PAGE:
Keep the Filter Clean - Clean the dryer filter after every load to improve air circulation and increase efficiency. If you use dryer sheets, scrub the lint filter regularly. Dryer sheets can leave film on the filter that reduces airflow.

Inspect the Dryer Vent Pipe - Periodically inspect your dryer vent pipe and remove any blockage. Better air circulation reduces drying time and saves energy.

Use Auto-Dry and Sensor Drying Setting - Select the auto-dry cycle to avoid over drying clothes and wasting energy. Use sensor drying instead of timed drying to help reduce your dryer’s energy use. Sensor drying ensures your dryer will automatically shut off when clothes are dry.

Young girl typing on tablet with a dehumidifier in front of her


ENERGY STAR®-certified dehumidifiers remove the same amount of moisture as similarly sized conventional units, but they use 15% less energy.

Apply Online

Avoid Obstructions - Keep your dehumidifier away from walls and furniture to get the best results.

Clean the Filter - Most dehumidifier models have an indicator light to tell you when it is time to clean the filter. Your dehumidifier loses efficiency when the filter is dirty.

Best Setting - Set the humidifier to the optimal relative humidity level between 30% and 50%, and 30% to 40% percent during home heating seasons.

Dehumidifier and Laundry - Make sure your dehumidifier is on when you do your laundry or take a nice hot shower. This will help remove excess moisture before it can do any harm to your home or treasured items.

Woman sitting on the floor petting cat with an air purifier nearby

Air Purifier

ENERGY STAR®-certified room air purifiers use 40% less energy than standard models.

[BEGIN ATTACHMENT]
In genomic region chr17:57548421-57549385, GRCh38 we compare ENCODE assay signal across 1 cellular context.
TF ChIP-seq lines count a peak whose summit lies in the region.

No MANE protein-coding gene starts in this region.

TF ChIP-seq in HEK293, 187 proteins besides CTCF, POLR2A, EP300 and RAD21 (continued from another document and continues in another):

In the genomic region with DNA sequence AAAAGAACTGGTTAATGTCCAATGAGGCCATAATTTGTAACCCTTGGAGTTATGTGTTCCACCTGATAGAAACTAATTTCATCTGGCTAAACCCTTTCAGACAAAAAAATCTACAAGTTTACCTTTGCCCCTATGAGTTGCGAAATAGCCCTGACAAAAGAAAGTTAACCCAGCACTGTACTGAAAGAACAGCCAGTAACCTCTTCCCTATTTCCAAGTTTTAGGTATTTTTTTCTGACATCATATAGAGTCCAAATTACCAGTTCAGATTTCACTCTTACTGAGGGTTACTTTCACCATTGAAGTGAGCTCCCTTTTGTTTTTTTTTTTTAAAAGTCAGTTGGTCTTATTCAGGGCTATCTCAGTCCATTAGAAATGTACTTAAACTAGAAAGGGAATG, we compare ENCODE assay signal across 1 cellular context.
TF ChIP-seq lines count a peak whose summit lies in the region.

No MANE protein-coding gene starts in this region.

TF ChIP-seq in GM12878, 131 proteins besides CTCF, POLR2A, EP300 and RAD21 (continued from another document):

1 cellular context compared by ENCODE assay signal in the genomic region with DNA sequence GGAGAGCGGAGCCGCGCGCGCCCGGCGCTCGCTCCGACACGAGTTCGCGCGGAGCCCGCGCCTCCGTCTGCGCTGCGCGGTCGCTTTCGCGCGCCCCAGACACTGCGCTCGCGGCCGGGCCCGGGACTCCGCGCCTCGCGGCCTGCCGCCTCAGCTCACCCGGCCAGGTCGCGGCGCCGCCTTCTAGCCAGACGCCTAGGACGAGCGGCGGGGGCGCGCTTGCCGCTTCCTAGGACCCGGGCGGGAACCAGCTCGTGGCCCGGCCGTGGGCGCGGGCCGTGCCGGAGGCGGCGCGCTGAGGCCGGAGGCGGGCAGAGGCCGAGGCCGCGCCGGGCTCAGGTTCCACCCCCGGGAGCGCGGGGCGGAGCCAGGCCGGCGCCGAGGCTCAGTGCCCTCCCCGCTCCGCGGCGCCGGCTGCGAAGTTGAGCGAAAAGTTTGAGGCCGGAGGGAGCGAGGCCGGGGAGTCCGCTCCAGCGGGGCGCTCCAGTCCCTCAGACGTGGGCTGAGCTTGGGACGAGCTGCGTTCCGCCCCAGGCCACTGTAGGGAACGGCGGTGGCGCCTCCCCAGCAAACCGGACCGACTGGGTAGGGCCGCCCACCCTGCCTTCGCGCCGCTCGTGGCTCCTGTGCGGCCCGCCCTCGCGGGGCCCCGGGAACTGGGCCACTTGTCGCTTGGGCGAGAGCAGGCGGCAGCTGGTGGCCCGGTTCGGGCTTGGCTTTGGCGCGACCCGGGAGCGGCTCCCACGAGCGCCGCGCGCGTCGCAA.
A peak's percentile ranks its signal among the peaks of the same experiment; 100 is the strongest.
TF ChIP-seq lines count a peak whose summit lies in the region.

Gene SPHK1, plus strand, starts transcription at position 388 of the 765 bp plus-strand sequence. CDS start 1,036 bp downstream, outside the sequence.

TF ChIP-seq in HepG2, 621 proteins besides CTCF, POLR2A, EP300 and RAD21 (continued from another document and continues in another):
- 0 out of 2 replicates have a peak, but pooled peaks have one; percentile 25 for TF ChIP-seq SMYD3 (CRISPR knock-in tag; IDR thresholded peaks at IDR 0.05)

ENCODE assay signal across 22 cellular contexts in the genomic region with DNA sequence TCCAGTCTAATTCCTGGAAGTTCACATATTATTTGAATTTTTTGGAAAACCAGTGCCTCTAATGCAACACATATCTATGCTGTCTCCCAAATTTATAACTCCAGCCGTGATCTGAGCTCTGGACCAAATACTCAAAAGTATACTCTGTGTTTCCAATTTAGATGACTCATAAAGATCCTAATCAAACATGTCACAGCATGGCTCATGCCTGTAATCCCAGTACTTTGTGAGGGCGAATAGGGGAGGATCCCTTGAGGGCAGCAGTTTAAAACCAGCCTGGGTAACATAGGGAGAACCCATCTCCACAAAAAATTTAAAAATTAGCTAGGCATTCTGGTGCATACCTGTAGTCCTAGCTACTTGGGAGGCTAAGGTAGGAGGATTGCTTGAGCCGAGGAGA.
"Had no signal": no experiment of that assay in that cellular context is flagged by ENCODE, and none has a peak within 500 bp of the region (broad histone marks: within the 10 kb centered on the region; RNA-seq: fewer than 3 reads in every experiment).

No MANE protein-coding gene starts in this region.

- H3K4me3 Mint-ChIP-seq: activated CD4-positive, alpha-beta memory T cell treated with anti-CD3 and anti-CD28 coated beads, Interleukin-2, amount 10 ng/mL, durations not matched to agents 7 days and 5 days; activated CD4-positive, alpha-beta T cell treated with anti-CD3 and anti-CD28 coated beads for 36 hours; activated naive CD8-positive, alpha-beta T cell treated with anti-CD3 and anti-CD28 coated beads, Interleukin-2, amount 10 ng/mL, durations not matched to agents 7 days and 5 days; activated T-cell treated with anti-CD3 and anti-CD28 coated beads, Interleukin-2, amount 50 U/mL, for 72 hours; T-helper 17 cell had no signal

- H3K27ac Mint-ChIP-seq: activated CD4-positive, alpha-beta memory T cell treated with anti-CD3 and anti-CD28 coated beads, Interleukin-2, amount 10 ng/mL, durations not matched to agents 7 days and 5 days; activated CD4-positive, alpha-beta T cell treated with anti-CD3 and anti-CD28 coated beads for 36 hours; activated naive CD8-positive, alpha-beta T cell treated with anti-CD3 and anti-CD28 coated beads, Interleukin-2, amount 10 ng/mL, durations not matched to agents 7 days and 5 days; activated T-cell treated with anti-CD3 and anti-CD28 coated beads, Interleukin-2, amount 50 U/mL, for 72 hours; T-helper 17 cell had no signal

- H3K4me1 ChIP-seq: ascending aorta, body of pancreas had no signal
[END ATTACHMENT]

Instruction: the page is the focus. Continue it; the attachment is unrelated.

Already purchased? Apply for a rebate.

The Right Fit - Be sure to consider the square footage of the room where your room air purifier is placed. Larger models use more energy, so choose a model that is sized appropriately to fit your room.

Location, Location - Air purifiers can be designed to sit on the floor or tabletop, or they are wall-mounted. Be sure to check instructions on where to place your room air purifier to achieve optimum performance.

Young girl looking in a fridge while holding produce

Refrigerators & Freezers

ENERGY STAR®-certified refrigerators are about 10% more energy efficient than standard units.

Older Freezer = Higher Bills – An estimated 35 million freezers currently in use in the United States, over 16 million are more than 10 years old, costing consumers $960 million per year on their energy bills.

Let Food Cool - Allow leftovers to cool off before putting them in your refrigerator. Warm food will make your refrigerator work harder to maintain the set temperature.

Test Door Seals - Close the door over a piece of paper or a dollar bill half in and half out. If you can pull the paper or bill out easily, the latch may need adjustment, the seal may need replacing or you may consider buying a new unit. Refrigerator and freezer door seals should be airtight.

Find Cooler Places - Lower shelves of refrigerators are usually the coolest and best place for eggs, meats, milk and other easily perishable items. The refrigerator door area, in contrast, fluctuates in temperature from opening and closing.

Appliance Recycling - Be sure to check our Appliance Recycling Program to see if you are eligible for free removal and money back on your old unit.

Freezer Temperature and Location - Keep the temperature at 0 degrees Fahrenheit. Freezers should be located indoors, like in the basement. Placing your freezer outdoors, like in a garage, exposes it to extreme temperatures that affect the compressor and can reduce the life of your freezer.

Manual Defrosting is Better - Automatic defrost models use twice the energy compared with manually-defrost freezers. Defrost periodically for energy savings, and don't allow frost to build up more than one-quarter of an inch.

Upright or Chest Freezer? - An upright freezer has a front-mounted door, like a refrigerator, and shelves that allow for easy organization. A chest freezer typically requires more floor space, but it's usually more energy efficient since the door opens from the top and less cold air escapes. As you consider whether an upright or chest freezer best meets your needs, remember that, in general, a larger freezer means more energy consumption.

Air Circulation - Leave a few inches between the wall or cabinets and the backside of the freezer for air circulation.